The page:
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drought

NOAA: California drought continues for 3rd year as ‘driest on record’

in Weather

It’s official. California faces a “prolonged, persistent drought” that will “elevate the risk of wildfire across the West,” the National Oceanic Atmospheric Administration announced Thursday in its spring outlook that runs through June.

Following three-year precipitation levels that were the “driest on record” for Central California since measurements started in 1922, the “low snowpack going into the dry time of year in May and June” isn’t helping, as NOAA’s meteorologist Brad Pugh pointed out on a virtual press conference call. “This sets the stage for wildfire activity.”

Pugh singled out the Bay Area as an area where “the concern is quite high as we go into spring and early summer” in respect to wildfire danger and water resources drying up.

“We’re running out of time to make up for any precipitation deficit,” he said.

Despite atmospheric river downpours in October and December, January and February were well below normal in producing any type of ground drenching.

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California still deep in drought despite atmospheric river

in News

LOS ANGELES — The deluge California received from a powerful atmospheric river made streams and waterfalls come alive while coating mountains with snow, but as the storm headed east to the Plains on Tuesday it left the Golden State still deep in drought.

The atmospheric river, a long plume of moisture pulled in from the Pacific, capped a series of back-to-back storm systems that abruptly switched the state’s immediate emergency concerns from wildfires to flooding.

But the long-term problem of a drought that scientists say is part of a warming and drying trend driven by climate change was not washed away.

“One storm this early in the water year does not predict the rest of the winter storm season,” state climatologist Michael Anderson said in a statement. “After this system we see a period of dry conditions return to California.”

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Fire season, meet drought season. This is the new normal.

in News

In the past couple of years, society has locked on to the term “new normal.” We hear it daily in our conversations with others, on the evening news and on social media. Pick most any subject that has changed in the past several years and someone will mention the “new normal.”

When discussing fire season, we in Sonoma County are all too familiar with the new normal when it comes large scale vegetation fires. Since the Tubbs Fire in 2017, Sonoma County has experienced more than its fair share of catastrophic fires. The current drought situation in California is certainly alarming and the affect it has had on our vegetation around the state is of significant importance. Is this a new phenomenon for our county? It depends on who you talk to or what scientific data you read. Is it normal? Currently, yes, it is? But is that to say it won’t change at some point in our lifetime? Scientific data says it will.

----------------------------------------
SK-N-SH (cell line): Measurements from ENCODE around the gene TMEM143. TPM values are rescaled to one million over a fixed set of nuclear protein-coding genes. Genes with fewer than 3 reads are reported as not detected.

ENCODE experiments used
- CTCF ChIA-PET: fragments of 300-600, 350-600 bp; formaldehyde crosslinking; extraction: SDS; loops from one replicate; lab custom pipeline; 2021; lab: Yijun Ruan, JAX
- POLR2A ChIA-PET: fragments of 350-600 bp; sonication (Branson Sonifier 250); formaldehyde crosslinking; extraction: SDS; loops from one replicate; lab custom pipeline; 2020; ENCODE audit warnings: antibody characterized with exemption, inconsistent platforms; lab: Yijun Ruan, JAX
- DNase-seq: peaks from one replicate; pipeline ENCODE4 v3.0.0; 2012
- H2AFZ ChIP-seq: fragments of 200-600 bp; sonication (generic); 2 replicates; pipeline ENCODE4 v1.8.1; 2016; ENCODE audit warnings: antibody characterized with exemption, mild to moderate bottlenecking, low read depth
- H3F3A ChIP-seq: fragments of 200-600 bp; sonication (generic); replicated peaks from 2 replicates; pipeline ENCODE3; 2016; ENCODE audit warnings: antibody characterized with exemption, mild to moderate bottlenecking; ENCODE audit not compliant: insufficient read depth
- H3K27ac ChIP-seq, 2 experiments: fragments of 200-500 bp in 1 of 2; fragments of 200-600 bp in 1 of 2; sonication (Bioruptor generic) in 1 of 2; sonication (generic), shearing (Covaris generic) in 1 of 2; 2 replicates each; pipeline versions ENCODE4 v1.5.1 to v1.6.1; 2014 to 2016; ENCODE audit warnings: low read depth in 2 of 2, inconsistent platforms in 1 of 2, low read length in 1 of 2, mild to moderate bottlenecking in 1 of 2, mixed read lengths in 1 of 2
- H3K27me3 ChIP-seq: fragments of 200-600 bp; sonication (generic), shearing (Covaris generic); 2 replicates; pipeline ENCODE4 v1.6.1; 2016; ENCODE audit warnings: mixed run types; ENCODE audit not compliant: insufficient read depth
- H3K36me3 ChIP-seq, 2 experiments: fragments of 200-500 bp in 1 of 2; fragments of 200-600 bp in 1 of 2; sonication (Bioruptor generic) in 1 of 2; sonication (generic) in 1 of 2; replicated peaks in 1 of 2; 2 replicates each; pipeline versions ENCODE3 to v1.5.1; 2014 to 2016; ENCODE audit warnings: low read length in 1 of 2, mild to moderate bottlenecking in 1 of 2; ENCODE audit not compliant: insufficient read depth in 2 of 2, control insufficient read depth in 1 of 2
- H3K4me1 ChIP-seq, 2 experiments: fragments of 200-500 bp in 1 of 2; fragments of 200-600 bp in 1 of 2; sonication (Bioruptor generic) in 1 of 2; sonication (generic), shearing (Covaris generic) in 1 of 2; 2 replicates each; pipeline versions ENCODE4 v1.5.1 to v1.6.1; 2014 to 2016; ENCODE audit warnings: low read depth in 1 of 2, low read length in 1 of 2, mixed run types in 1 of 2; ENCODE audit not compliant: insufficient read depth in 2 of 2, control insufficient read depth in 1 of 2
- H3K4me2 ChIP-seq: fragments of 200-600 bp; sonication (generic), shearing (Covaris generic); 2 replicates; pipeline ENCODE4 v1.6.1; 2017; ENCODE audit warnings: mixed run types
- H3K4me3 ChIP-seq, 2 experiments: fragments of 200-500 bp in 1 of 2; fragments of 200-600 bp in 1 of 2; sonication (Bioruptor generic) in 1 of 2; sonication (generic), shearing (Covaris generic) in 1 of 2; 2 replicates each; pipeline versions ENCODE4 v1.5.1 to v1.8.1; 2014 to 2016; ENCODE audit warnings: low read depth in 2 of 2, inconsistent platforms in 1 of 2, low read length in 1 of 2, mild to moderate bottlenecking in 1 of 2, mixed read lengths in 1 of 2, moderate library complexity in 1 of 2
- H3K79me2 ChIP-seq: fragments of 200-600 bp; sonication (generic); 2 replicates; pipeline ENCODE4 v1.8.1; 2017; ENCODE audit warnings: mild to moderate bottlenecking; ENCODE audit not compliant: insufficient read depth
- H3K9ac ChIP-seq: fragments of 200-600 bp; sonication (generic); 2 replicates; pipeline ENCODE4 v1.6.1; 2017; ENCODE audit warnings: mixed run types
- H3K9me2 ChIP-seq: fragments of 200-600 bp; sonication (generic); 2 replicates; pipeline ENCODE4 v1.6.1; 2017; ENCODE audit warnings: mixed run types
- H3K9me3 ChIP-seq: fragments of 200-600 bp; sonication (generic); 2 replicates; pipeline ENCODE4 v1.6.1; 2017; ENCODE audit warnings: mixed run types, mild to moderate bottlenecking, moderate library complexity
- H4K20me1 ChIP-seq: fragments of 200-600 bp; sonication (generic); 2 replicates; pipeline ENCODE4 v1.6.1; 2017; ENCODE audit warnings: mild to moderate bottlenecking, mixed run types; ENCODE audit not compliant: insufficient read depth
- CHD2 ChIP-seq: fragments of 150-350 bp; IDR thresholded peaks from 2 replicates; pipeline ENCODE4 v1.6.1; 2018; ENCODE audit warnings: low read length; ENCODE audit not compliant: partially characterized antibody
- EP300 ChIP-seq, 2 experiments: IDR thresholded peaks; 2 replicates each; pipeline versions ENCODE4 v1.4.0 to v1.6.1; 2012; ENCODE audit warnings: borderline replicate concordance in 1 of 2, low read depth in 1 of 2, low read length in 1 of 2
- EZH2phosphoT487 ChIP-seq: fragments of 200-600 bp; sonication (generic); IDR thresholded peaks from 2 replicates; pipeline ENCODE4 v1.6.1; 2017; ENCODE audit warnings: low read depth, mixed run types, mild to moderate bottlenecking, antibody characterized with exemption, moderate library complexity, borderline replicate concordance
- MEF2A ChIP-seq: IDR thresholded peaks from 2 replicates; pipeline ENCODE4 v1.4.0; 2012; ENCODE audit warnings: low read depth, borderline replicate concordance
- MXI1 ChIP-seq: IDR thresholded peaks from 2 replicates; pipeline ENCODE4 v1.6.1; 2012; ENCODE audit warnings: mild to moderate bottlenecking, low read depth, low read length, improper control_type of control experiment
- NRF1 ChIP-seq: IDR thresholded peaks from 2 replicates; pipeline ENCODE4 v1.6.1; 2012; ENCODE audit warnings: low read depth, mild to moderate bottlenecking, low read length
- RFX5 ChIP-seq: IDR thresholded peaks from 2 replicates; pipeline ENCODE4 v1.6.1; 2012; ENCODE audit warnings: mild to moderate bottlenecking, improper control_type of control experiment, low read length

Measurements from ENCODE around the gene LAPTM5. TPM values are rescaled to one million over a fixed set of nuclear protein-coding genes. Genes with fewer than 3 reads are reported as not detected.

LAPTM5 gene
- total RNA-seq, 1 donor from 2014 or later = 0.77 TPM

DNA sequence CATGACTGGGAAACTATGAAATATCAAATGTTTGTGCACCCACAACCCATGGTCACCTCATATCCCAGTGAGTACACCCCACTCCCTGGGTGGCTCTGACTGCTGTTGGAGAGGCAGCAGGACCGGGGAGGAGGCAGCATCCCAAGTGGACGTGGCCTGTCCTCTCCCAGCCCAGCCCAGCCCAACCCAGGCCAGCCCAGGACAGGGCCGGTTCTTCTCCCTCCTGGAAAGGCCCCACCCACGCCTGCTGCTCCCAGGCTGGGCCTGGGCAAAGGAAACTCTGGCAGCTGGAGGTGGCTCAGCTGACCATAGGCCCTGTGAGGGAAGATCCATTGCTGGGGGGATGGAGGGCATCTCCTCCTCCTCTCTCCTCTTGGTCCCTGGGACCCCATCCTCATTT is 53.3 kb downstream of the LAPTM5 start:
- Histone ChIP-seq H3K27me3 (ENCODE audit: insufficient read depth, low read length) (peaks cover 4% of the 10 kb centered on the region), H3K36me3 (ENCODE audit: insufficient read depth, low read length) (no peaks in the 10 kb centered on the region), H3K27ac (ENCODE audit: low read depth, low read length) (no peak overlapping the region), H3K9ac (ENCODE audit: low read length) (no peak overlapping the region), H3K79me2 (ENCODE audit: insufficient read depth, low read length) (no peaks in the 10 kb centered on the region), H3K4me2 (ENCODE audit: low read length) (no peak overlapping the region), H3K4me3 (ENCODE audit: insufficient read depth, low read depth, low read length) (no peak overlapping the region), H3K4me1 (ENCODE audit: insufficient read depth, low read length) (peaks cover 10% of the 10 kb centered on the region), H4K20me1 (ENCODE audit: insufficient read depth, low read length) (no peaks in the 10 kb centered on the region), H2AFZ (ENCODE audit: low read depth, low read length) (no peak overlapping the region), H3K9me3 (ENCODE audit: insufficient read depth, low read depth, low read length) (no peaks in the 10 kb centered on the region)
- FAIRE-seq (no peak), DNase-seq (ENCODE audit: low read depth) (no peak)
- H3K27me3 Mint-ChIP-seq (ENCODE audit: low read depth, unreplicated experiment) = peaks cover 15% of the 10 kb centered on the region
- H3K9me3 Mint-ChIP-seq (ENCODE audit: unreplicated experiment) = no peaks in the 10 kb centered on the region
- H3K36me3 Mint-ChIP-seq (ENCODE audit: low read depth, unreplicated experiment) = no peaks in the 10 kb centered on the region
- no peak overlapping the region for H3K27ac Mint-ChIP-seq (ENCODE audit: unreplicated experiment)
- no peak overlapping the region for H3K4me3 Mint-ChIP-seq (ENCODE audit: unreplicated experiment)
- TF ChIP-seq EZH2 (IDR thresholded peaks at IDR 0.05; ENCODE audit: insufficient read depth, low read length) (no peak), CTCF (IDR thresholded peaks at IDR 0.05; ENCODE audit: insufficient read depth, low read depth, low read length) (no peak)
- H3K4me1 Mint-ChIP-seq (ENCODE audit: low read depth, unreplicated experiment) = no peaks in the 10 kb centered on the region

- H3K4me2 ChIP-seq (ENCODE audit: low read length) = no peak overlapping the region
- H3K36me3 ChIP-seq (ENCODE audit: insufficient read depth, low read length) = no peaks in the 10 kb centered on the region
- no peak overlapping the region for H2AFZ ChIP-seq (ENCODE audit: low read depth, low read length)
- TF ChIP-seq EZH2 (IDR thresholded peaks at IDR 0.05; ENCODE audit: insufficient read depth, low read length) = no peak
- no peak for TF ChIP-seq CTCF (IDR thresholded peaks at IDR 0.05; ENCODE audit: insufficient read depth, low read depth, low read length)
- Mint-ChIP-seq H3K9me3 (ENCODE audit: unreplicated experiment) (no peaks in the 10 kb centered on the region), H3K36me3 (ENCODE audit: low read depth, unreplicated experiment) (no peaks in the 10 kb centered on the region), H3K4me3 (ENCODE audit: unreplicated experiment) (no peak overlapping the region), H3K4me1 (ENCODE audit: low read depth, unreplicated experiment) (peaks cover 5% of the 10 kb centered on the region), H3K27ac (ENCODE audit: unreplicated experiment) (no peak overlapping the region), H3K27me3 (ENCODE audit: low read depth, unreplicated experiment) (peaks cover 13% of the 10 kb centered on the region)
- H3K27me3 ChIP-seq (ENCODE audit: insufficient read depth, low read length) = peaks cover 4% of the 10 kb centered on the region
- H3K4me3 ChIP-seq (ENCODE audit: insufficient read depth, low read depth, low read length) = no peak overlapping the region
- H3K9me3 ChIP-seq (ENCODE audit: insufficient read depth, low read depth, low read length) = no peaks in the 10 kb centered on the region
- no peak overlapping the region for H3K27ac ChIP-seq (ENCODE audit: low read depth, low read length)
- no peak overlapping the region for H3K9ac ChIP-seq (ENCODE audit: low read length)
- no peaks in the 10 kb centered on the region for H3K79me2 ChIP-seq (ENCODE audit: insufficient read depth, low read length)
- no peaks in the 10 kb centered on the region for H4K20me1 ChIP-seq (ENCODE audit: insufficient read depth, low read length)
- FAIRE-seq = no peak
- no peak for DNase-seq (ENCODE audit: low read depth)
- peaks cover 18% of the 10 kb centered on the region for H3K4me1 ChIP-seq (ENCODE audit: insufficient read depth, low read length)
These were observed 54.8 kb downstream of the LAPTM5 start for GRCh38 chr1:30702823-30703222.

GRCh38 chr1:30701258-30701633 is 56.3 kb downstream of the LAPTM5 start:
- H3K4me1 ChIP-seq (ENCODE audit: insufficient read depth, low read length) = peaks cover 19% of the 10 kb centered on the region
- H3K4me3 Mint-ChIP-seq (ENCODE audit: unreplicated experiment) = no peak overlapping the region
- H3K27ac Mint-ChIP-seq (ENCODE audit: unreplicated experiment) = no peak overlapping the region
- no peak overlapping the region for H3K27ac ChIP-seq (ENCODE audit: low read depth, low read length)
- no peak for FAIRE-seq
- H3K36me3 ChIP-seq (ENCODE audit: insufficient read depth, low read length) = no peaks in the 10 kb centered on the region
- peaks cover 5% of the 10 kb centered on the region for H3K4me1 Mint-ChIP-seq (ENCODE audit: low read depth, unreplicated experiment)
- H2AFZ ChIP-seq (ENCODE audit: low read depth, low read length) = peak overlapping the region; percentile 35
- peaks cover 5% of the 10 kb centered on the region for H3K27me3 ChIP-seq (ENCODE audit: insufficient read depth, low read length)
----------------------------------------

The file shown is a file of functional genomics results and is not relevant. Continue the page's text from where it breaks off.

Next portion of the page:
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Fire season already? 85% of CA is in severe, extreme, or exceptional drought, latest numbers show

in Weather

SANTA ROSA, Calif. (KGO) — The rain system that came through the Bay Area this past weekend has moved through — and didn’t leave much on the ground.

Experts say a majority of California is dealing with drought conditions, and they continue to worsen.

If you blinked on Sunday, it’s very possible you missed the rain, drizzle, or whatever you’d like to call it. Bad news — as places like Santa Rosa were expecting half an inch of rain.

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California Reservoirs Are Half-Empty, Recalling Historic Drought

in People

California’s reservoirs are half-empty and dryness has reached levels similar to 2014 and 2015, when the state suffered an historic drought.

The state, known for its water-intense almond production, is facing its third driest year on record, according to a report issued by the Department of Water Resources Thursday. The last time California was this dry, the state imposed widespread water-use restrictions, some of which have since become law.

The state’s April 1 report on snow across the Sierra Nevada is key in determining California’s water resources for the rest of the spring, summer and fall. The state received just half of its usual precipitation this year. And while winter has brought more snow than rain to many areas, the ground below may be so dry that the soil absorbs the moisture before it can fill reservoirs, said Sean de Guzman, chief of the department’s snow surveys and water supply forecasting section.

Continue Reading on Bloomberg

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